6.805/STS085: 1994: Clipper (The Escrowed Encryption Standard)

In his LA speech, Gore called the development of the NII "a revolution." And it is a revolutionary war we are engaged in here. Clipper is a last ditch attempt by the United States, the last great power from the old Industrial Era, to establish imperial control over cyberspace. If they win, the most liberating development in the history of humankind could become, instead, the surveillance system which will monitor our grandchildren's morality. We can be better ancestors than that.
--John Perry Barlow, "Jackboots on the Infobahn," Wired, April 1994

The Clinton administration has adopted the chip, which would allow law enforcement agencies with court warrants to read the Clipper codes and eavesdrop on terrorists and criminals. But opponents say that, if this happens, the privacy of law-abiding individuals will be a risk. They want people to be able to use their own scramblers, which the government would not be able to decode. If the opponents get their way, however, all communications on the information highway would be immune from lawful interception. In a world threatened by international organized crime, terrorism, and rogue governments, this would be folly.
--Dorothy Denning, "The Clipper Chip will block crime," Newsday, Feb. 22, 1994

Of course there are people who aren't prepared to trust the escrow agents, or the courts that issue warrants, or the officials who oversee the system, or anybody else for that matter. Rather than rely on laws to protect us, they say, let's make wiretapping impossible; then we'll be safe no matter who gets elected. This sort of reasoning is the long-delayed revenge of people who couldn't go to Woodstock because they had too much trig homework. It reflects a wide -- and kind of endearing -- streak of romantic high-tech anarchism that crops up throughout the computer world.
--Stewart Baker, "Don't Worry Be Happy: Why Clipper Is Good For You," Wired, June, 1994

Overview of Clipper during 1994

The debate over the Digital Telephony Bill was carried out in the shadow of the much more public controversy over the Clipper Chip, which was authorized by the Clinton White House in April, 1993, and emerged as a full-fledged approved program -- the Escrowed Encryption Standard (EES) -- in February, 1994. Clipper, developed by the NSA, was system of encryption for telephone communications. It provided security through encryption, but arranged for the encryption keys to be held (in "escrow") by the government, so that they could be obtained for conducting wiretaps. This was to be accomplished through a special chip (the Clipper Chip) that would be installed in every telephone.

Clipper sparked enormous criticism. In addition to the overall issues about encryption and wiretapping, the specific proposal had fatal flaws:

These flaws were so serious that in retrospect it one wonders whether the NSA was so naïve as to seriously believe that Clipper would be adopted, or whether they merely put it forth as a ploy to elicit the emergence of practical proposals. In addition, there were several embarrassing developments, including the discovery of an attack on the Clipper protocol by Matt Blaze of Bell Labs, which would permit a determined hacker to subvert the escrow provisions of a Clipper phone (the NSA said they had known that all along) and the announcement by Prof. Silvio Micali of MIT that he held a patent on the key-splitting technique used in Clipper (the National Institute of Standards and Technology bought him off by licensing the patent).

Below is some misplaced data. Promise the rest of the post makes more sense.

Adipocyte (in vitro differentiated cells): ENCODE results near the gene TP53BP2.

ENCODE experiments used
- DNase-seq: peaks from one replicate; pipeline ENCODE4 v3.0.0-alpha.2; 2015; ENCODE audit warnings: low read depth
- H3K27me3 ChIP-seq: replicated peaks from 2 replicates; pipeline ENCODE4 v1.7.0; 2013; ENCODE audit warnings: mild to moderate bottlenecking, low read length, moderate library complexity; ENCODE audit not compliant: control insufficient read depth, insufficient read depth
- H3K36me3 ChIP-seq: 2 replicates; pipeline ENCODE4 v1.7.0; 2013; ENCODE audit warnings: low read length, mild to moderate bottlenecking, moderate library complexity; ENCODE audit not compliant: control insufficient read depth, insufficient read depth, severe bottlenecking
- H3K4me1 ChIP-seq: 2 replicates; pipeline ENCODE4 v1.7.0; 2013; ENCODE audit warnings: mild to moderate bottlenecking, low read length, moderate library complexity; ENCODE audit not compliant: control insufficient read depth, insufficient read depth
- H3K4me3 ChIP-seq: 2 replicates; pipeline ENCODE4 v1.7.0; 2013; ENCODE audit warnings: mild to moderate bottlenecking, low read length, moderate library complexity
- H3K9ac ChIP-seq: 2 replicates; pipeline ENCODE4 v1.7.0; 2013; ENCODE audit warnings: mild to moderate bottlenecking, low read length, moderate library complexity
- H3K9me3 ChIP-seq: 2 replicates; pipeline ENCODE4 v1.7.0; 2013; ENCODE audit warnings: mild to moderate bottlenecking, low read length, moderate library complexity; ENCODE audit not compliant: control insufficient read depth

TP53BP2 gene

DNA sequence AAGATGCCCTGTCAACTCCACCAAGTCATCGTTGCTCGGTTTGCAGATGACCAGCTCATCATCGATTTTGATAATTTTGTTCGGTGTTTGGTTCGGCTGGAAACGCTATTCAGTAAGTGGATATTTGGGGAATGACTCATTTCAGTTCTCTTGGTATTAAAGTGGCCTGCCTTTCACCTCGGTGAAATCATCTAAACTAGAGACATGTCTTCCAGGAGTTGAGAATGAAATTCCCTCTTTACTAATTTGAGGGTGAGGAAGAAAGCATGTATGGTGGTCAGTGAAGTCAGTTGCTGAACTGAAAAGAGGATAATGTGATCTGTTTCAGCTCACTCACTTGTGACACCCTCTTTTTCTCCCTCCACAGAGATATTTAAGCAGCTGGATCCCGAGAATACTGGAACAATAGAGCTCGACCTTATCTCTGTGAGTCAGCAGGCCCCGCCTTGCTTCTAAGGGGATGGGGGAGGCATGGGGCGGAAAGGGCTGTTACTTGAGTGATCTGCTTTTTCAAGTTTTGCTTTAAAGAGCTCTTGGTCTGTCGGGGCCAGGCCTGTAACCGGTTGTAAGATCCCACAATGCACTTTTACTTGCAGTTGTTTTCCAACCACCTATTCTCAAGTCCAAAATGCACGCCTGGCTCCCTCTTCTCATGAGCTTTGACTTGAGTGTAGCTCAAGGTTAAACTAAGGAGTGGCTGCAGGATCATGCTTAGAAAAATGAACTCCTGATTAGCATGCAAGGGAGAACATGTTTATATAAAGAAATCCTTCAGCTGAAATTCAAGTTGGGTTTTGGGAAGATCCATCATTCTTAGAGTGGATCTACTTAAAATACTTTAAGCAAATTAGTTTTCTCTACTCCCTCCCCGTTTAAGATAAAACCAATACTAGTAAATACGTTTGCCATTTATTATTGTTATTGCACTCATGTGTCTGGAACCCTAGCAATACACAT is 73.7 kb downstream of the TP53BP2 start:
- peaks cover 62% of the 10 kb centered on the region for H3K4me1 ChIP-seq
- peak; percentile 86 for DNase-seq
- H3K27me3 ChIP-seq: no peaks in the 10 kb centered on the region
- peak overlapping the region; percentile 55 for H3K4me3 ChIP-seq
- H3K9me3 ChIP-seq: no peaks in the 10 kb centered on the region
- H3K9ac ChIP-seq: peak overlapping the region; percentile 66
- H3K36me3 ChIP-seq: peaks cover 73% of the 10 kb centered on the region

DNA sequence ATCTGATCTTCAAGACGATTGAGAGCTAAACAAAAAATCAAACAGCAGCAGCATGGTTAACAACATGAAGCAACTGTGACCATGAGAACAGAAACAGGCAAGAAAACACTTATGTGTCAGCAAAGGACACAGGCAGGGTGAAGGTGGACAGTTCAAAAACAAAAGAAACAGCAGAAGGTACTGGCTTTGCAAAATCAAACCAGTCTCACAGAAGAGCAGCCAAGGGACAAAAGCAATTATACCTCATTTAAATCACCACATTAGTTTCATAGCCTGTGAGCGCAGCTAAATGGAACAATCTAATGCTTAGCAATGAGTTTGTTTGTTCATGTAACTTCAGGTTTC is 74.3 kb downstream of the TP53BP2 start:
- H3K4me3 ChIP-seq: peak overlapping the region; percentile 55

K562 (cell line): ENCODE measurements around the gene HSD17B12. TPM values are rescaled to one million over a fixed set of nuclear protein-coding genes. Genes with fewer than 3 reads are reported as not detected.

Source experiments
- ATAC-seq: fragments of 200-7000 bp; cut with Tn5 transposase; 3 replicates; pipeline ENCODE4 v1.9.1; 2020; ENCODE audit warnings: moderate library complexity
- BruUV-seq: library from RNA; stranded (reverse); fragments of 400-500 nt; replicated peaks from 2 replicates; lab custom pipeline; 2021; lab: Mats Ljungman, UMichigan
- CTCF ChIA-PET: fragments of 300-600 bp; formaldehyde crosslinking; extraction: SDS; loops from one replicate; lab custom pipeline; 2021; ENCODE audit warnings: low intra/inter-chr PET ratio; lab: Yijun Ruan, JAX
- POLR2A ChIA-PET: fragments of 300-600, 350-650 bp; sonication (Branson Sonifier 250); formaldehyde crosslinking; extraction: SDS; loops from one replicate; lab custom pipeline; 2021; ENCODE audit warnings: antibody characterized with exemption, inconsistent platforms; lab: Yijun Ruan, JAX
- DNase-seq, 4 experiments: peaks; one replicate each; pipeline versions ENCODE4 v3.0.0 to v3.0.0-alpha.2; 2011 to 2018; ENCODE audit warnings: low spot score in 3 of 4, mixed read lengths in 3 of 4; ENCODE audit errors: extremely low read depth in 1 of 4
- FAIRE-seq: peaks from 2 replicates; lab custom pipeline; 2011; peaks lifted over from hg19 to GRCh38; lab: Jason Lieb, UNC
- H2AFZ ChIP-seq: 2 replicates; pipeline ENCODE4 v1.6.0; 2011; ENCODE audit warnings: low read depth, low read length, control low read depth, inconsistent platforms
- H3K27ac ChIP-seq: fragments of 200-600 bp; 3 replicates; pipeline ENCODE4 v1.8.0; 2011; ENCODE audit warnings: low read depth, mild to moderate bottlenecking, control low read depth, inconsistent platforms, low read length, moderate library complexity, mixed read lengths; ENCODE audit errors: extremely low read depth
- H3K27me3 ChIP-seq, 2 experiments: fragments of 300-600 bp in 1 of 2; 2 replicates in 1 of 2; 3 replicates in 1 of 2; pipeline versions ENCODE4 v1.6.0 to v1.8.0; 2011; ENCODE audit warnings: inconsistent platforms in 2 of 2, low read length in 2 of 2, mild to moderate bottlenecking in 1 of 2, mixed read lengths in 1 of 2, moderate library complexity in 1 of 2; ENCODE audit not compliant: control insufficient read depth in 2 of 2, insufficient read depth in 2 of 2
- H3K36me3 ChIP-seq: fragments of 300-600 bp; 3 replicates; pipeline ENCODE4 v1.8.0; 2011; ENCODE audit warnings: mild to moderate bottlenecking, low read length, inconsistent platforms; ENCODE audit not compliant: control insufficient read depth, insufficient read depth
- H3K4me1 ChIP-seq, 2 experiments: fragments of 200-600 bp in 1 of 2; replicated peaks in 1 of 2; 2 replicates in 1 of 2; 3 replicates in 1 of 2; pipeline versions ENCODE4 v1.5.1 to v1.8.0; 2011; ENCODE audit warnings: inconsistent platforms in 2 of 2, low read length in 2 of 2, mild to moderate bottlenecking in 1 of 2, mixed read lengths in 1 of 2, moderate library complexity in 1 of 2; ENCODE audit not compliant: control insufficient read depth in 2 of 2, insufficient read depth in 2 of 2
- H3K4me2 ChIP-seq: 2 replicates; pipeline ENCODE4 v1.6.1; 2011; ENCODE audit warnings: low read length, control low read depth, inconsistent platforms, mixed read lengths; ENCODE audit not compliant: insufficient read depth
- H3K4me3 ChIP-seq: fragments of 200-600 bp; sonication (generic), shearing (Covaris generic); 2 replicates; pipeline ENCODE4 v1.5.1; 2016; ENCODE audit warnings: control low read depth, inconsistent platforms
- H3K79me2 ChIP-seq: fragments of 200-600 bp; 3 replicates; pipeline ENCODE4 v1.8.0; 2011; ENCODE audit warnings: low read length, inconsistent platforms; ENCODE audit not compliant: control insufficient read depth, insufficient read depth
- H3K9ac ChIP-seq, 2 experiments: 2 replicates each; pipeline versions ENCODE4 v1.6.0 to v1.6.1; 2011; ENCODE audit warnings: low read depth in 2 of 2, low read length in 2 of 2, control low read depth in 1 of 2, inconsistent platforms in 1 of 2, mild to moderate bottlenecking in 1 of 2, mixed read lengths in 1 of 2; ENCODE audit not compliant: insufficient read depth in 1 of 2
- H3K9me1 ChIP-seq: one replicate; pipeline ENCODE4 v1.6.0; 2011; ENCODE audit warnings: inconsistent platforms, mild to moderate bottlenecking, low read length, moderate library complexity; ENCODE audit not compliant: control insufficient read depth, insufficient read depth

In any event, by July of 1994 the Administration was already backing away from Clipper (note the July 20th letter from Vice President Gore and the follow-up articles in the news items from 1994) in favor of software-based "key escrow", which is the subject of the next section this essay.

More detailed information on Clipper in 1994

Although the details of Clipper changed in subsequent proposals, the debates during 1994 are still very pertinent, since they surfaced the general issues concerning government control of cryptography.

Papers, articles, and comments

News articles

Here are some items culled from the Net during 1994. Skimming them in chronological order will give you a good feel for how the Clipper controversy evolved over that first year.


Clipper was the subject of many debates and panels. Here are two of them:

Policy Studies

The Clipper debates engendered several significant studies of government encryption policy. (These are of historical interest in tracking the debate, but they are largely superseded by the 1996 report of the National Research Council.)

EPIC's FOIA request and lawsuit

In August 1995, the Electronic Privacy Information Center obtained documents under the Freedom of Information Act revealing that the FBI had concluded in 1993 that the Clipper initiative could succeed only if alternative security techniques were outlawed, and planned to push for such legislation (which they have since done). The existence of these plans, even while while the Administration was assuring people throughout 1994 that there were no plans to impose domestic control of encryption, has led to an atmosphere of distrust that continues to envelop the encryption debate. Here is EPIC's press release. In September 1995, EPIC filed a lawsuit against the NSA challenging the "national security" classification of information concerning the Clipper Chip and the underlying Skipjack algorithm.

More sources on Clipper

The Clipper/EES/Capstone/Tessera/Key Escrow Archive maintained by the Electronic Frontier Foundation contains extensive source material on Clipper from 1993 and 1994.

Next section of this essay: 1995-97: From Clipper to Key Recovery

Hal Abelson (hal@mit.edu)
Mike Fischer (mfischer@mit.edu)
Joanne Costello (joanne@mit.edu)

Last modified: Sat, 8 Oct 2005 15:21:41 -0400